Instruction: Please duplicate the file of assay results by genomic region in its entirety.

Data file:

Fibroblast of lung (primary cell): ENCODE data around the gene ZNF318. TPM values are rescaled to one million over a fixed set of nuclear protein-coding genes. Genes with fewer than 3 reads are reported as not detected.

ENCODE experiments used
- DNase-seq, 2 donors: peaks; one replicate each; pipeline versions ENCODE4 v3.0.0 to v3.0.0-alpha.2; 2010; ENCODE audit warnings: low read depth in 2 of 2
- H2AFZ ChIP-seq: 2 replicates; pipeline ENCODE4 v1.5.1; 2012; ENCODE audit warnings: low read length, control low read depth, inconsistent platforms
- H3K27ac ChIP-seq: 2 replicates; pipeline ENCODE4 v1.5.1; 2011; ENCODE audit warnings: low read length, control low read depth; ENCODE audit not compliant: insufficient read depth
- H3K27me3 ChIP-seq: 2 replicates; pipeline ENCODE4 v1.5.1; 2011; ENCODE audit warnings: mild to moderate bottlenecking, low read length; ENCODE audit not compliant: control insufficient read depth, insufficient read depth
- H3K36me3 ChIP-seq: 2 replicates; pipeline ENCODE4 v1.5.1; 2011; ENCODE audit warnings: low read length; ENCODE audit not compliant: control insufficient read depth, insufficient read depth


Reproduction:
Fibroblast of lung (primary cell): ENCODE data around the gene ZNF318. TPM values are rescaled to one million over a fixed set of nuclear protein-coding genes. Genes with fewer than 3 reads are reported as not detected.

ENCODE experiments used
- DNase-seq, 2 donors: peaks; one replicate each; pipeline versions ENCODE4 v3.0.0 to v3.0.0-alpha.2; 2010; ENCODE audit warnings: low read depth in 2 of 2
- H2AFZ ChIP-seq: 2 replicates; pipeline ENCODE4 v1.5.1; 2012; ENCODE audit warnings: low read length, control low read depth, inconsistent platforms
- H3K27ac ChIP-seq: 2 replicates; pipeline ENCODE4 v1.5.1; 2011; ENCODE audit warnings: low read length, control low read depth; ENCODE audit not compliant: insufficient read depth
- H3K27me3 ChIP-seq: 2 replicates; pipeline ENCODE4 v1.5.1; 2011; ENCODE audit warnings: mild to moderate bottlenecking, low read length; ENCODE audit not compliant: control insufficient read depth, insufficient read depth
- H3K36me3 ChIP-seq: 2 replicates; pipeline ENCODE4 v1.5.1; 2011; ENCODE audit warnings: low read length; ENCODE audit not compliant: control insufficient read depth, insufficient read depth